It’s quite interesting, I’ve often felt that I’m a runner, but not a real runner. I’ve always felt that my running was a conditioning thing that I did, and that the real runners were the guys ahead of me. Attending the yoga for runners class that I do, I find a lot of my class-mates are longer-distance milers than I am, but they also feel that the real runners are somebody else. There are a couple of fellows that race and win all the time in our class – they were at the Boston Marathon this year and our class was on the race day, giving us a bit of heart failure until we learned they were ok. Aside from them, however, most of us look at ourselves as plodders, guys and gals that get out and make the runs happen.
I’ve designed a sort of hierarchy of running-ness to this – a way that runners (and non-runners) classify themselves. It goes like this (with my tongue firmly planted in my cheek):
- Non-runners look at anyone that runs at all as a runner. They sometimes use the term “jogger” which is anathema to us all.
- 0.5-5k runners look to those running up to 10k as “real runners”.
- 10k runners look to those running half-marathons as real runners.
- Half-marathoners look at those running marathons as real runners. Many think they qualify, just.
- Marathoners consider themselves runners, but they also look at ultra-marathoners as the real runners.
- We all look at triathletes as crazy.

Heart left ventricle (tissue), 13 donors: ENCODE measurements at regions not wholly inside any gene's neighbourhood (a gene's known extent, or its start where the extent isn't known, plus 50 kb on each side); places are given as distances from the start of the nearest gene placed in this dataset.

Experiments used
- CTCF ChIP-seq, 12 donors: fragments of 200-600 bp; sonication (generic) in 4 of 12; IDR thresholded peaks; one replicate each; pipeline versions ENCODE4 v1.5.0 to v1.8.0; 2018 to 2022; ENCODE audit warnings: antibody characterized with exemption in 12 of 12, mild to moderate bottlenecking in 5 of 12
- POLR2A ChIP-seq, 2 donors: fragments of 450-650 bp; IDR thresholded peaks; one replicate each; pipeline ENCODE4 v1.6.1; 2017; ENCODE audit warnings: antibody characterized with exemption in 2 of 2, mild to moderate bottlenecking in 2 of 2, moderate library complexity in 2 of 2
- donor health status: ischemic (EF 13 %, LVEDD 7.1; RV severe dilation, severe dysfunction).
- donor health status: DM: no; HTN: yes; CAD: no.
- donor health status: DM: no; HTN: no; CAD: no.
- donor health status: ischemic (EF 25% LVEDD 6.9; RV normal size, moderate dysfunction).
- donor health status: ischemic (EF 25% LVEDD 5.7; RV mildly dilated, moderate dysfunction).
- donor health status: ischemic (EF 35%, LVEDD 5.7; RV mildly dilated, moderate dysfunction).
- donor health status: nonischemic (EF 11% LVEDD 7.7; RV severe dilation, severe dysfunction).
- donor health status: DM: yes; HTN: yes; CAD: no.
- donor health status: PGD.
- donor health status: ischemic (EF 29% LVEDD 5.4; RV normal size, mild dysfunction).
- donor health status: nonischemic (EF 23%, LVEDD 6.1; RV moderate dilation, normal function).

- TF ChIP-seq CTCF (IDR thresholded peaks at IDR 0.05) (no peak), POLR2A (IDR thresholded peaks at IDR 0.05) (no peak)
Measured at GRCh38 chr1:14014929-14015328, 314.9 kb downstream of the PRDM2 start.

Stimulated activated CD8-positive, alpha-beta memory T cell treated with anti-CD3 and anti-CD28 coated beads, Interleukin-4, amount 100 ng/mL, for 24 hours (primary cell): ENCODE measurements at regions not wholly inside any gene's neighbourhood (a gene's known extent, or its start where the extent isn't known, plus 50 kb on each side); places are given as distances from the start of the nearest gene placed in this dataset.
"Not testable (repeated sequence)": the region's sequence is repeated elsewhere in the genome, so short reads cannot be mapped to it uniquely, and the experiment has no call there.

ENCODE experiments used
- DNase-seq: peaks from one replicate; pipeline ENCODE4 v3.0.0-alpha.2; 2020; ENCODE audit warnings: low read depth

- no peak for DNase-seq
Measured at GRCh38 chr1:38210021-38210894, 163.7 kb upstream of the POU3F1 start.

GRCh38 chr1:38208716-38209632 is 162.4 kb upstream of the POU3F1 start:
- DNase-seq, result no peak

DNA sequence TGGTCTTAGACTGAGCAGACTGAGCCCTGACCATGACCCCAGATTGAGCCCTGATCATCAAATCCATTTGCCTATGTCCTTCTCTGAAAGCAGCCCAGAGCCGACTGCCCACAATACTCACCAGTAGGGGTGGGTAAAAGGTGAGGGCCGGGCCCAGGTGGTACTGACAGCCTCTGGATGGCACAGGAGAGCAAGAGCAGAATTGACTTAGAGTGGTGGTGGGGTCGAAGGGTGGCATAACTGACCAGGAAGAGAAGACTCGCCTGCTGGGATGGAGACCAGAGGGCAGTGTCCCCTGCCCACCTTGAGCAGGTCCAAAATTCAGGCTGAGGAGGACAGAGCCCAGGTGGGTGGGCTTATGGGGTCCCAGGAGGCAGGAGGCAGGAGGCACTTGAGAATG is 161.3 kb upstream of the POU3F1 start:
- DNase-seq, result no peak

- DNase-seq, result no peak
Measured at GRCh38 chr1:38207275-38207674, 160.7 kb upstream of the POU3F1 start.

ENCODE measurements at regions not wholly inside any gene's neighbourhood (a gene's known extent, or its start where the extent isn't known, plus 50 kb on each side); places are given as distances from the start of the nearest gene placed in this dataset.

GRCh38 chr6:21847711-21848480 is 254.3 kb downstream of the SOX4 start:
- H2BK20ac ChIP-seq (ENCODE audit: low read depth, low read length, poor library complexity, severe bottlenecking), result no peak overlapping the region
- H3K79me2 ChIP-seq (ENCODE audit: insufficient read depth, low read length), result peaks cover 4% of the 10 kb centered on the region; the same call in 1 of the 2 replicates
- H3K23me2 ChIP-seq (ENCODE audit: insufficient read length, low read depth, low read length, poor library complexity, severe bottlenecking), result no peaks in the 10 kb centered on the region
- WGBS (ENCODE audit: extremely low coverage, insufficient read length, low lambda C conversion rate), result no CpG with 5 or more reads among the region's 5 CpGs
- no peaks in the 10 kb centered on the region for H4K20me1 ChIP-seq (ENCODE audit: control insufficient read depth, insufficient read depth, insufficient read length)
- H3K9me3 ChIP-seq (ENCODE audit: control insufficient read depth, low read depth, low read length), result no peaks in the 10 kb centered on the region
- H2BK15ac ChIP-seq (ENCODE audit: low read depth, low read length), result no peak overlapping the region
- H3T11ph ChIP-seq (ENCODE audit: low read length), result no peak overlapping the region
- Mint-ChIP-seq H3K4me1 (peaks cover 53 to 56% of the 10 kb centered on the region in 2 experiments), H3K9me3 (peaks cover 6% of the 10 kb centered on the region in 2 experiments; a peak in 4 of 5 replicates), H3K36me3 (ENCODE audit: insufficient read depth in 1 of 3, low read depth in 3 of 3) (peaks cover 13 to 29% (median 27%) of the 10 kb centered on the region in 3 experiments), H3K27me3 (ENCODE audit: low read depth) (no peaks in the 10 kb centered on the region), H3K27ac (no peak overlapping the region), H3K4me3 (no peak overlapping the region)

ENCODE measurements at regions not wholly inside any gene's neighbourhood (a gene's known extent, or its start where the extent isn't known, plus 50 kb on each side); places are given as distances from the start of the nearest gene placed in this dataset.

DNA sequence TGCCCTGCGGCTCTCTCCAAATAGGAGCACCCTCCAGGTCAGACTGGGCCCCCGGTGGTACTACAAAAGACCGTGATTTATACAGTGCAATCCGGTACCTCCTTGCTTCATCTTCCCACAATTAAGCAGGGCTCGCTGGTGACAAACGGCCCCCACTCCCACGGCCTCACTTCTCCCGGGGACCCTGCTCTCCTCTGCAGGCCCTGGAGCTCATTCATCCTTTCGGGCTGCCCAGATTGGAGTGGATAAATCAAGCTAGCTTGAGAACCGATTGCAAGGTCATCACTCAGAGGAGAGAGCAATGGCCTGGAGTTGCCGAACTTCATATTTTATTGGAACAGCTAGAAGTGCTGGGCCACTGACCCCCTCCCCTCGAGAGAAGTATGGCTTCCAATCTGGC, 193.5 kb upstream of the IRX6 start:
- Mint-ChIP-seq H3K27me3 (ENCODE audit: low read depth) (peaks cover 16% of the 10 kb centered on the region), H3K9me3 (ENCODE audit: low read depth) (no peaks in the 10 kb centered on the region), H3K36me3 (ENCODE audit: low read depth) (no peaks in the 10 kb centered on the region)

(Which part of me joking didn’t you get…. It’s all in jest!)
I was coming back from a business trip to two different prairie cities, where I ran every morning – short, 6km runs. On the plane, I was leafing through my most recent copy of Runners World, and there was this fantastic article – “You Know You’re a Runner When…”. The logic here? Stop judging by miles. Stop judging by how fast you go through shoes. Stop judging by what distance you race, or if you race at all. The only benchmark that matters is this:
If you’ve got [a little mound of sweaty clothes] in the corner of the bedroom… then call yourself a runner.
– Marc Parent, Runners World
I’ve got one of those mounds. I’ve had to move to different laundry detergent to make sure that those mounds don’t come out of the dryer smelling like they just got pulled off of me after I ran 5k. (Interestingly, Runner’s World can come to the rescue there too, but I’m having good success with a new Tide product, of all things).
Stinky laundry as a yardstick – absolutely perfect. Anyone qualifies at that point, as long as you raise a sweat. And truly, that’s what should determine someone as a runner!
On a side note, one of those runs while I was away was fantastic – it was the same route where about one year before, I had to pull up lame with killer plantar fasciitis. That was the run that I decided I had to go and seek treatment – it was extremely annoying, and almost completely debilitating. May it never happen to you, but I’ve learned from it so hopefully you won’t have to.